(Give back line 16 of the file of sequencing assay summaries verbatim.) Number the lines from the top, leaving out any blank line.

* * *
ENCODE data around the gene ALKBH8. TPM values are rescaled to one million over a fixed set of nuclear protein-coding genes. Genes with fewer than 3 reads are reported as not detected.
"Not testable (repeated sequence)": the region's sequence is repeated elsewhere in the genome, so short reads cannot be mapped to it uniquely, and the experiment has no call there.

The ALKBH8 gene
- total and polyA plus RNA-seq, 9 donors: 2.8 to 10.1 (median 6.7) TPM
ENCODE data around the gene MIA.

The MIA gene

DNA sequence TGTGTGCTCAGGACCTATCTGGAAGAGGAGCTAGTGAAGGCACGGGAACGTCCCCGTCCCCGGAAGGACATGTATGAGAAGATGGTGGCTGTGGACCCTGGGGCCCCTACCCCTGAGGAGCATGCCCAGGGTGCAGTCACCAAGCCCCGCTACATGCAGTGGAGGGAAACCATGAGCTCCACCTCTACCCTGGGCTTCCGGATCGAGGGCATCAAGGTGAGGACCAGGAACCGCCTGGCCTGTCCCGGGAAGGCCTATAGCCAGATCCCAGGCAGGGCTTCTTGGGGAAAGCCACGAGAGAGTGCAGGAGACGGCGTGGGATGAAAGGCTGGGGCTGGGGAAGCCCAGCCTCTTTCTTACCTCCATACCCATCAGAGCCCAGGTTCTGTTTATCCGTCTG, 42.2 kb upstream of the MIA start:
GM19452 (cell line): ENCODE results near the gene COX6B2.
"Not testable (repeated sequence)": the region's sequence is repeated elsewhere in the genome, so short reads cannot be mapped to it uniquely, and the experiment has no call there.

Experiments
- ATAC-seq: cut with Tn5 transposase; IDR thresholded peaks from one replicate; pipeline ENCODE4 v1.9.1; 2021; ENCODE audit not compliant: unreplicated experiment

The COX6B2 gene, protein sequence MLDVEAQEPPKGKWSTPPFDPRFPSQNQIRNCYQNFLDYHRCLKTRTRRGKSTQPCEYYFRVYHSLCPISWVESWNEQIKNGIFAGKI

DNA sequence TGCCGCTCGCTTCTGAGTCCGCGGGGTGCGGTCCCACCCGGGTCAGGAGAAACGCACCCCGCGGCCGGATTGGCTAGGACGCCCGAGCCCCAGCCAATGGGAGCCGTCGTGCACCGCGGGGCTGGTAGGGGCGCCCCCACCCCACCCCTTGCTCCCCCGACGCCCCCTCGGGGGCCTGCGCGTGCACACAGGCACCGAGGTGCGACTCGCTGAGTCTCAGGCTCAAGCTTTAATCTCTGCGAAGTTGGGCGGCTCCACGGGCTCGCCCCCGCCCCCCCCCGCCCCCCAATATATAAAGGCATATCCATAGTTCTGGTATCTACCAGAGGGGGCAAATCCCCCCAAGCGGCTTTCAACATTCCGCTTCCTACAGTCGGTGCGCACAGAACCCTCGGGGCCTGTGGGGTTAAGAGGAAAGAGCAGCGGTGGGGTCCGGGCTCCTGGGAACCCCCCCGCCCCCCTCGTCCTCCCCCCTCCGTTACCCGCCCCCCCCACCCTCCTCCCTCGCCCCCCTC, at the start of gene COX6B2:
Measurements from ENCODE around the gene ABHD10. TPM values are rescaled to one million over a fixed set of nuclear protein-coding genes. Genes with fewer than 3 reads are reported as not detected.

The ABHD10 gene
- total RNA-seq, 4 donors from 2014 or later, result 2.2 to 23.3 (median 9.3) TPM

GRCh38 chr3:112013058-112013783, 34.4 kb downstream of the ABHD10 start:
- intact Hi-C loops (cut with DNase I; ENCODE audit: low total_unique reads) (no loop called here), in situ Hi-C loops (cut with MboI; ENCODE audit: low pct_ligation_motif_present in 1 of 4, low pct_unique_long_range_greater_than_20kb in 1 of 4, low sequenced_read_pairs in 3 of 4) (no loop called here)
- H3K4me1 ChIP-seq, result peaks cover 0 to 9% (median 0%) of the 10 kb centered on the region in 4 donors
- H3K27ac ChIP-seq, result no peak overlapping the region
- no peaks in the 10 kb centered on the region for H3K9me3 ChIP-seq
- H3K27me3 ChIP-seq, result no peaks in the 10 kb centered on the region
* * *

- total RNA-seq, 4 donors from 2014 or later, result 2.2 to 23.3 (median 9.3) TPM